Owen meant that his methods were apparent, that his method acting seemed more forced rather than natural.

    • Pat

      I thought Gosling gave the two best performances of his career so far in Lars and the Real Girl and Half Nelson. Both fantastic, films… it’s too bad alot of his fans have never heard of them. Such a talent and comes across as a genuinely nice person. I saw that interview with Jimmy Fallon too. I don’t think he was being aloof, I think the dude was just nervous – he admitted as much.

  • rachel

    I think he is definitely both and my fave performances have to be crazy stupid love and the notebook. He’s an astonishing actor who doesn’t shy away from the odd roles. He’s smart he’s sexy and he’s straight now we just have to figure out how to clone him because he is every girls dream.

  • Nic

    Owen–You skipped over one of my favorite, early Ryan Gosling performances–which also foretold the type of actor he would become a decade later–in the 2002 film, “Murder by Numbers”. Gosling, and the equally talented Michael Pitt, were the only compelling elements in that film. I’m still amazed and impressed by the brilliant ease at which Gosling controlled the cat ‘n mouse game his character played with Sandra Bullock’s character. Gosling possessed an emotional and psychological finesse that was years ahead of any other actor his age. Bullock is 17-years his senior and he not only acting circles around her, but was in FULL control of his performance…at AGE 20! In that pivotal end scene, Gosling instinctively takes a risk and proceeds to LICK BULLOCK’S FACE while he’s simulating choking her over a balcony. Damn. Gosling is most definitely an ACTOR before he is a movie star. The MOVIE STAR status just comes as a result of his skill, confidence and straight-up matinee-idol sexiness.

    • dee

      To be fair Sandy was saddled with the woeful Ben Chaplin & Gosling had Pitt & Agnes Bruckner to play with.

    • Dr. Chim Richalds

      AH yes. Gosling and Michael Pitt (who, by the way, was robbed of a supporting actor Emmy nod for Boardwalk Empire) and glimpses of future greatness. And hottness.

  • Angie

    @Rebecca – cute, you merged the Carrell Movie “Dan in Real Life” with “Lars and the Real Girl”, which was mentioned by the author. Yep, he is a Movie Star with chops. An really great Actor disappears into a role, whereas the personality of a Movie star is so unique it shines through the role. So he’s both. In other words, I went to see “Crazy, Stupid Love” to see what he’d do with this role because most of the time the characters he plays have such an inner integrity, and cometely sincere. I won’t give anything away. His reactions are so natural. His expressions are a delight (see scene where Carrell opens his velcro wallet). His playful, mischevious personality shines in every other role, including Blue Valentine. I’ve seen every film mentioned, but The Believer, so I’ll rent it.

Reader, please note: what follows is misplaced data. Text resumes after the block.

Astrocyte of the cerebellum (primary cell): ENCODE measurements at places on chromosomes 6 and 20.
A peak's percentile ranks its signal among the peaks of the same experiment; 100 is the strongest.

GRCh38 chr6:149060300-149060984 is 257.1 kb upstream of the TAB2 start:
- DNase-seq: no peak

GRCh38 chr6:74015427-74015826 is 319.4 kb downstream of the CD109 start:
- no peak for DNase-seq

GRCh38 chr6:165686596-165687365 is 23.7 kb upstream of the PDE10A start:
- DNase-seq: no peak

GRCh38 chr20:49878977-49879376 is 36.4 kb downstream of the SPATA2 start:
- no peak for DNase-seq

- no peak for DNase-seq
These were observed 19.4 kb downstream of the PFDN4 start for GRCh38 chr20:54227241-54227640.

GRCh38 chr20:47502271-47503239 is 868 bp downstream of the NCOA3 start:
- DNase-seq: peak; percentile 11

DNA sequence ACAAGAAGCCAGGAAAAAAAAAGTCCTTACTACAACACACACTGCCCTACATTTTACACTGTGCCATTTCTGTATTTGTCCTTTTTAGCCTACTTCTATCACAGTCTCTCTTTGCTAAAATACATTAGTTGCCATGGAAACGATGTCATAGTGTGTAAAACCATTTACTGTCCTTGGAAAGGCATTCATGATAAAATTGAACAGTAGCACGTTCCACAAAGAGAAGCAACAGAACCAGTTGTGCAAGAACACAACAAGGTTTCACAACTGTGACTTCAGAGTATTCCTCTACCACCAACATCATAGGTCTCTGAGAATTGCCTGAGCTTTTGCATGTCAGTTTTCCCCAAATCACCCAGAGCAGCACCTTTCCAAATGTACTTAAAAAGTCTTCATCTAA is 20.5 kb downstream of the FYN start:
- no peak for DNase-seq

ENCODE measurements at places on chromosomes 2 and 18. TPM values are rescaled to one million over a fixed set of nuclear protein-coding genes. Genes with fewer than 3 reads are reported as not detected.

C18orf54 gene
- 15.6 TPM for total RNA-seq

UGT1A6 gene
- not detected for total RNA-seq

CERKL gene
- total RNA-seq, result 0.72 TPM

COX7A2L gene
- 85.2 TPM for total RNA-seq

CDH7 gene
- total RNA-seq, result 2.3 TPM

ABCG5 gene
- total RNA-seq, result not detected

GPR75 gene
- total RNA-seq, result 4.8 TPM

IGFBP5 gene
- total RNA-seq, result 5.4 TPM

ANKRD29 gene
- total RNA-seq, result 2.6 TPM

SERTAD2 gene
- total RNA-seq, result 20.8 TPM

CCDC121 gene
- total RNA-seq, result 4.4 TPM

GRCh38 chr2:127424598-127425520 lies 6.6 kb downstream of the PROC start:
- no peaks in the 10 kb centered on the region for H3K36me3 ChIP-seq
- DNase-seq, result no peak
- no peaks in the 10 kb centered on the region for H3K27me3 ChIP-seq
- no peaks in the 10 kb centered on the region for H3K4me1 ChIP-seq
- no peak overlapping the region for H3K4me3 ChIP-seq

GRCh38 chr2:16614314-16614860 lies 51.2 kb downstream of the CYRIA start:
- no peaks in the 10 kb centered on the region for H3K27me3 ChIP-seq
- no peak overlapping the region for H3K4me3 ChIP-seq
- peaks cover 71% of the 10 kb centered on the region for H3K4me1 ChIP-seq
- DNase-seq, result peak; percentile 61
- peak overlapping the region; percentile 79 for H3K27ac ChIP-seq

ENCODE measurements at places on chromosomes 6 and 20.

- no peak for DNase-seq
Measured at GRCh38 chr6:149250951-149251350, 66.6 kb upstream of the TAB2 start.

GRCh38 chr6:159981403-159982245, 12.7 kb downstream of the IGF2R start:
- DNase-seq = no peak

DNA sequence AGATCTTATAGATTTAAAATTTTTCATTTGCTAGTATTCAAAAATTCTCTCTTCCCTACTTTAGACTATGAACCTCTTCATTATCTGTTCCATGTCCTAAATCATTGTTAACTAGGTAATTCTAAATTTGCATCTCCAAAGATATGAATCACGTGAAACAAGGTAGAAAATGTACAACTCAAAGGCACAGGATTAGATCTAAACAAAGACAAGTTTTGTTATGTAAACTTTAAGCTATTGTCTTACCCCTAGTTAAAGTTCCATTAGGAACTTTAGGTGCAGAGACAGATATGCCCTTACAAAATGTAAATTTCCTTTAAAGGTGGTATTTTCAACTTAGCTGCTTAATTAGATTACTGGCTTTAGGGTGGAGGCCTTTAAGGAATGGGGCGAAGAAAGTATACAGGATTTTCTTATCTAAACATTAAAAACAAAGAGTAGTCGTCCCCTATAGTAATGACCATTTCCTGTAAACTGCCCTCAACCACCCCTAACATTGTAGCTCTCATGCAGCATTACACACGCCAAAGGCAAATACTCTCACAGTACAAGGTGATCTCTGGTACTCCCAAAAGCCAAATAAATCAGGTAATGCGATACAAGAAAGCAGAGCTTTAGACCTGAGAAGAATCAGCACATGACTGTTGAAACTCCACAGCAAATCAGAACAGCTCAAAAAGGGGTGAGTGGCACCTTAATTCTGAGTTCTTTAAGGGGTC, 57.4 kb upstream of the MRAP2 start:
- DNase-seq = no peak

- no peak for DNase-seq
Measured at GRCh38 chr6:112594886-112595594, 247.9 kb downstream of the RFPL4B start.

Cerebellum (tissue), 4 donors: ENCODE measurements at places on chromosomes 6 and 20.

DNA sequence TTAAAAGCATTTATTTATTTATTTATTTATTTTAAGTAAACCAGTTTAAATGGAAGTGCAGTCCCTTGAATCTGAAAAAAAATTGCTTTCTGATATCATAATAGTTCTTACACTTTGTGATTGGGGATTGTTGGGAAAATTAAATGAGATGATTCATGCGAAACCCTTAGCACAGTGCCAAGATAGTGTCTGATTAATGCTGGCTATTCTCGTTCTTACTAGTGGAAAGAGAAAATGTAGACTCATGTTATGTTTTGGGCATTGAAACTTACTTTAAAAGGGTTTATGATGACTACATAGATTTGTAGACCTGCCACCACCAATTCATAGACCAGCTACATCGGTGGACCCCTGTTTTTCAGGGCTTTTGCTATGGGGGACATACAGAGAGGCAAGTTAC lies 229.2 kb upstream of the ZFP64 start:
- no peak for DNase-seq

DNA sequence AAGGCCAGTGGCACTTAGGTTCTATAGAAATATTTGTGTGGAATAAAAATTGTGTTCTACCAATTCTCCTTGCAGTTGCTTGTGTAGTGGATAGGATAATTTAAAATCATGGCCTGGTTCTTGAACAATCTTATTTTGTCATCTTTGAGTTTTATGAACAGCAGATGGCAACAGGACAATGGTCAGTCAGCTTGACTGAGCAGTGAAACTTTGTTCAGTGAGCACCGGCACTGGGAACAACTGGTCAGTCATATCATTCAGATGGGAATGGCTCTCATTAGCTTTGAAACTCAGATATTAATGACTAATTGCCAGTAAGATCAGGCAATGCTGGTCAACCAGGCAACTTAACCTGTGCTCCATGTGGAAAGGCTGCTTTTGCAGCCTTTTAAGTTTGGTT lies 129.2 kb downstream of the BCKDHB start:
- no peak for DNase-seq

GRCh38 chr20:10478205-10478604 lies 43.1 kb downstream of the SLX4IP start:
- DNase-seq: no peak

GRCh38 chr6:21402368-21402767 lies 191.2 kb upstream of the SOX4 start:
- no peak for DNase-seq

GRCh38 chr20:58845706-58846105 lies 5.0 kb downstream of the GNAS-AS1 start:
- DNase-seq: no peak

• tracy bluth

    I agree, there’s something about Ryan Gosling that reminds me of a young De Niro. My favorite Gosling performance is actually Half Nelson…which I wouldn’t call overly celebrated, especially since so few people seem to have even heard of the film.

    • Svetlana

      I completely agree Tracy. I’ve seen Half Nelson countless times because he was so amazing in it(and because I am obsessed with him) but most people have never even heard of it. Critics like to think they are the only ones who know anything, so when something is universally praised, the only other way for them to feel special is to knock it. So pathetic.

  • bajatadancer

    I will always remember the first movie I saw Ryan in was “Remember The Titans”. I have been following him ever since!

    • D

      Same here!

      • Kelly

        I didn’t realize how H-O-T this guy is! What a great movie. Very funny.

    • tnsmoke

      He was just one of many players in the locker room and had only a few lines but you couldn’t take your eyes off him, he had that screen presence even back then.

    • chrissyz

      That’s when i first noticed him too! You could really see his humor in that role.

  • Theresa

    Just lovely to read a post like this. Maybe it’s just me but it’s rare to read a critic’s praise of an actor (yes, an actor then a star) and it feel believable. Sounds like Owen is crushing on Ryan like the rest of us. Gosling is irresistible. And not just due to his physical presence but truly his talent and humor, apparently. Interviews with him are hilarious…and his muppet dog. I will argue that I really liked Lars and the Real Girl. And now that I’ve typed a bunch of sensible crap, wow, is he freakin’ hot.

    P.S. Though I love both, in my heart of hearts I am a Beatles person, too.

  • lyrica

    i totally agree!!! he’s outstanding in everything he does!